Whether the role of brands in people’s lives is for the better or for the worse is a long-running debate. The most influential anti-brand voice of recent vintage is journalist and social provocateur Naomi Klein, who shot to fame on the cusp of the new century with her bestseller, No Logo: Taking Aim at the Brand Bullies, in which she denounced global brands for distorting markets, culture, work and even consumerism itself.
A contrary position defending big business in general, not just brands specifically, was articulated by George Mason University economist and popular blogger Tyler Cowen in his 2019 book, Big Business: A Love Letter to an American Anti-Hero. Cowen argued that the virtues of big business are so deeply taken for granted that it can be hard to bring them into clear focus, one of which is the fundamental fact that brands are the producers of the prosperity we enjoy and consume. (And as a fun finishing touch, in the final footnotes to his last chapter, Cowen cited some social science he termed speculative that purports to show people behave better after exposure to brands like Apple and Disney.)
Pro or con, the assumption running through this debate is that people are closely connected to brands, perhaps even identifying with them. But this, too, is debatable, with many arguing that branding is not as central to buying as claimed or that branding works more by catching the eye than by stirring the heart. So, the question of connection is important to examine. U.S. MONITOR offers some useful perspective. The type of person that I am. Off and on since 1993, MONITOR has asked a question about agreement or disagreement with the statement, “The brands you buy tell a lot about the type of person you are.” This is a question about how much people feel that brands reveal their identity. Agreement might imply that people choose brands to make a statement about themselves. But even if not an intentional signal, agreement at least means that brands are a clue that others can rely on.
Obviously, this question is not a definitive or full measure of the roles that brands play in people’s lives. But it is a question worded to directly zero in on brands in a strongly stated way. We know from experience that strong, direct questions provide better discrimination and insights by pushing people away from both yay-saying and hedging.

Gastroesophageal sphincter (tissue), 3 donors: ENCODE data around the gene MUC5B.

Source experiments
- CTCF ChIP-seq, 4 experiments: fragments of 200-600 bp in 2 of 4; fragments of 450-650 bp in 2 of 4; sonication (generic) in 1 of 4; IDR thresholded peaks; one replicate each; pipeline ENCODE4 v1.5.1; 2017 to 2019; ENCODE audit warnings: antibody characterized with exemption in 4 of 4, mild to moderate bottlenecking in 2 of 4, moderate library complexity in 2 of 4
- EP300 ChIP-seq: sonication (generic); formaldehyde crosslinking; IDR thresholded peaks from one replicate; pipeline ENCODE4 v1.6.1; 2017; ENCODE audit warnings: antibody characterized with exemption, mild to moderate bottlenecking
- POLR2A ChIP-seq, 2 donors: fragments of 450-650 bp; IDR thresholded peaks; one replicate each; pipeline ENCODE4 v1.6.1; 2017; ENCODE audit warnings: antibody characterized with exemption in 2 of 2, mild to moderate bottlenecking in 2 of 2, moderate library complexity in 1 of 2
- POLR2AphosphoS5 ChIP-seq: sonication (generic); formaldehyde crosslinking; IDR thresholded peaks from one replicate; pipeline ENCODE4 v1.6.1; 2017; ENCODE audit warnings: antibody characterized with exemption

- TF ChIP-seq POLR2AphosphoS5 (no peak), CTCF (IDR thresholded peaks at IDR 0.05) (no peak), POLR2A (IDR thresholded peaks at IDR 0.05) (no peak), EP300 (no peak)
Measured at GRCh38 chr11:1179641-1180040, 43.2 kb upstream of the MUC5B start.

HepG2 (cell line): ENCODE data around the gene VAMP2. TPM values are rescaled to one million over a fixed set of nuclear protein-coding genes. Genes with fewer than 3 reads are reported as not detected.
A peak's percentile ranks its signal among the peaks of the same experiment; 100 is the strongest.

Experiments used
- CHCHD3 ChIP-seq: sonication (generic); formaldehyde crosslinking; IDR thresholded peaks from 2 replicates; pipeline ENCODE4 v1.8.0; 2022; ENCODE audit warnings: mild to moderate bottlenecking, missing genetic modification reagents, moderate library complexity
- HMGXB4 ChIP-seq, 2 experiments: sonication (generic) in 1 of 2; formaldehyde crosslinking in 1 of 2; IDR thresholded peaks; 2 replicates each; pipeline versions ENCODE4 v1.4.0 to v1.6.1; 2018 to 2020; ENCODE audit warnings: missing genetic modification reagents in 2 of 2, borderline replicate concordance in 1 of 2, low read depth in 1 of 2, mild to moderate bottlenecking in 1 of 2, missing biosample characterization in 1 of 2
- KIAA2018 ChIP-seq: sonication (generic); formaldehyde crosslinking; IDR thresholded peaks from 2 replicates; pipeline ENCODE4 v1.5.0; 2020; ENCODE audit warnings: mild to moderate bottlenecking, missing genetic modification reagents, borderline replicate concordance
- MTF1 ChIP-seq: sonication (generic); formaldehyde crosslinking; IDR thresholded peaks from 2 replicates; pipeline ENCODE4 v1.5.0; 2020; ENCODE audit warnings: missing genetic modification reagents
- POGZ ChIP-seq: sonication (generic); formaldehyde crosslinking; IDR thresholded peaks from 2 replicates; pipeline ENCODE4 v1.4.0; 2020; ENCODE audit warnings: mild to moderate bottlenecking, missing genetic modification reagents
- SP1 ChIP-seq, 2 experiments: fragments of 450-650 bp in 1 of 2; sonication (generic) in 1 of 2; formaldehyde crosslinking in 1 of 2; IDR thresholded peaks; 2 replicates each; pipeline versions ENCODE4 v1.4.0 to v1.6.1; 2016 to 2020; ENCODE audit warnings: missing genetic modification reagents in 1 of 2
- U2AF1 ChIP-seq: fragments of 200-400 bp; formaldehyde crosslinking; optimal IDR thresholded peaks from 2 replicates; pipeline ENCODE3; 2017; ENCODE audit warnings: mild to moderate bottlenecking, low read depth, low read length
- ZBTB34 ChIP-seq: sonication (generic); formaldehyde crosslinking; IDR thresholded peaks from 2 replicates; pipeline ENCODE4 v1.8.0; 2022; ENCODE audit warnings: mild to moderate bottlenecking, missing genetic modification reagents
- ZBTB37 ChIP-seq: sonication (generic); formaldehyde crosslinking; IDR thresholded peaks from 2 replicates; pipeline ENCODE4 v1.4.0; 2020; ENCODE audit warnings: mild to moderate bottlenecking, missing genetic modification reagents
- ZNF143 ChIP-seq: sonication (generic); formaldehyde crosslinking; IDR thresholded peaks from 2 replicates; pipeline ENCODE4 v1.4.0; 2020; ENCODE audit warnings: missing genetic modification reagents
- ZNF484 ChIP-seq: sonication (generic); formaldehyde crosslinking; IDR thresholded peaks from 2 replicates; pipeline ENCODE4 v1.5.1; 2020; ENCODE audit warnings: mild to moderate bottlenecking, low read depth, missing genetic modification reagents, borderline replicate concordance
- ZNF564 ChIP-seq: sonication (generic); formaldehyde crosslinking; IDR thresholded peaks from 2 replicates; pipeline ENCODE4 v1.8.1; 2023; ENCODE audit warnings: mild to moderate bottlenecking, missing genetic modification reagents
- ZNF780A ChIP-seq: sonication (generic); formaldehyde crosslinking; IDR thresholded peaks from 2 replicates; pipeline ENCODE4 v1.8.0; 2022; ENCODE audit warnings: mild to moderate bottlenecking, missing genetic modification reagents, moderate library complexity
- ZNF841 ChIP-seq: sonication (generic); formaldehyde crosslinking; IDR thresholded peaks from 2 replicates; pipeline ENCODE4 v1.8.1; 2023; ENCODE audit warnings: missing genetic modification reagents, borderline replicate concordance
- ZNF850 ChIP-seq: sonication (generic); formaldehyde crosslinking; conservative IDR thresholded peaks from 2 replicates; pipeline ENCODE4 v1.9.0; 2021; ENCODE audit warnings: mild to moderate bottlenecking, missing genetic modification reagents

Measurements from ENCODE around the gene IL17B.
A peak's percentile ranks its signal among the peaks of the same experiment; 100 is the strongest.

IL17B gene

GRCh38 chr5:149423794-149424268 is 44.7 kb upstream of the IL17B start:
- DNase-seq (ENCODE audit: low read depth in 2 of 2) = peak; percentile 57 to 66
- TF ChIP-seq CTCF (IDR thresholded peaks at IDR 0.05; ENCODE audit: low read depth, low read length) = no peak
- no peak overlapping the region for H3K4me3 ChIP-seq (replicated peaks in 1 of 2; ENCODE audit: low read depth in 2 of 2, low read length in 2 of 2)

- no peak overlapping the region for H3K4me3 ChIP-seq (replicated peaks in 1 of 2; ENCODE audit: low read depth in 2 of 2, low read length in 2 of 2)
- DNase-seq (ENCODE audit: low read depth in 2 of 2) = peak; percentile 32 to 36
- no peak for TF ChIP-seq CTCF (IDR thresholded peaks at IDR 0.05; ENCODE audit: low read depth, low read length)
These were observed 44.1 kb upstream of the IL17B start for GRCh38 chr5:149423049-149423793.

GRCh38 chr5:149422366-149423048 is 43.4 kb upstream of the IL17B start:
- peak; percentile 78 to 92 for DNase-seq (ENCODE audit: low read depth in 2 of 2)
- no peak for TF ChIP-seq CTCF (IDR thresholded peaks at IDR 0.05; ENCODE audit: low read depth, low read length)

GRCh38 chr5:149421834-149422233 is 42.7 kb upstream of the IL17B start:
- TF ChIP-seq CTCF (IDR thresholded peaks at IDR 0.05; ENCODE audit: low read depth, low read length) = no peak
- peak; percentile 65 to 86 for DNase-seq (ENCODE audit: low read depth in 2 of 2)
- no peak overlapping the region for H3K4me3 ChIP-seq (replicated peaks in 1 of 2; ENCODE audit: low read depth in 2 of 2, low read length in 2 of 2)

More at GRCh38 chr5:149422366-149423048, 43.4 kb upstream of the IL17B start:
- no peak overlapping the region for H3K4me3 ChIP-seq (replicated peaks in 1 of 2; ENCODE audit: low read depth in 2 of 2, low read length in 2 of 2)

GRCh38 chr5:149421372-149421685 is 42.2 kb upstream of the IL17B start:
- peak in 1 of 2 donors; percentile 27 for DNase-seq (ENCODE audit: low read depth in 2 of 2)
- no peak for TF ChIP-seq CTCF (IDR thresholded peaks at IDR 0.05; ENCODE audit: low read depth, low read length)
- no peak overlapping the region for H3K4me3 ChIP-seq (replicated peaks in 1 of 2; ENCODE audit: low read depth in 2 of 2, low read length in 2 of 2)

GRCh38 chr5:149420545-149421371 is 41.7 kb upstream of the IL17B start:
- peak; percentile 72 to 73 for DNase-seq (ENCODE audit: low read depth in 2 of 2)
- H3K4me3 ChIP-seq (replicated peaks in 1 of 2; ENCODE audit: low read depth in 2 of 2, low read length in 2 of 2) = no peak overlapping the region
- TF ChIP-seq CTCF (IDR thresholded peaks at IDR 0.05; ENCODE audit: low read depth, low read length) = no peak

Here’s what we see as we have tracked this question over time:
An Elbow Up. Correctly interpreting trend lines can be tricky, and this one is not completely straightforward. So, let me step through it. And don’t worry, what follows is not nerdy research talk. As can be seen in this trendline, more often than not, the majority of consumers have disagreed with this strong statement about brand identity. In the twenty-some years from 1993 to 2015, half or more agreed only four times. Usually, it was less than half, often much less.
Over this period, each of the highs was preceded (except for the first) and followed by much lower agreement, so it was a pattern of random wobble around a flat line. There does seem to be a drop-off right after the turn of the century, but soon it returned to the previous level. It’s the last four years that have broken the pattern—it’s more than half in each year, with the look of an upward trend emerging, though way too soon to tell. But even if agreement is not trending up, it is still noticeably higher than before.
That said, we should keep in mind the actual levels we see here. While the most recent reading of 58 percent is the highest ever, the 42 percent who disagree is as high as the typical level of agreement during that two-decade run from 1993 to 2015. There is no consensus view on this question—not before, not now. Brands are self-expressive for many, but far from all, even with the recent uptick. So, takeaways should be drawn with caution and no over-generalization.
The Product Era. The formative era of modern advertising was product-centric. The ‘Mad Men’ TV show was basically a historical fiction of the ad industry in the 1960s at the tail end of that era (albeit with drinking and womanizing amped up for dramatic effect). It revolved around the character of Don Draper, whose style and thinking were meant to epitomize the creative philosophies of seminal mid-century ad figures. Like Albert Lasker (1880-1952), who invented the job of copywriter, and Rosser Reeves (1910-1984), who invented the USP or the idea of the unique selling proposition. Lasker said copywriters had one job—to write about the product. Reeves told them what and how to write about it. The product was king as the modern consumer economy took shape during the tumultuous first half of the 20th century. But the 1960s were more than one last ride on the Mad Men merry-go-round. This decade also ushered in a new way of thinking about advertising.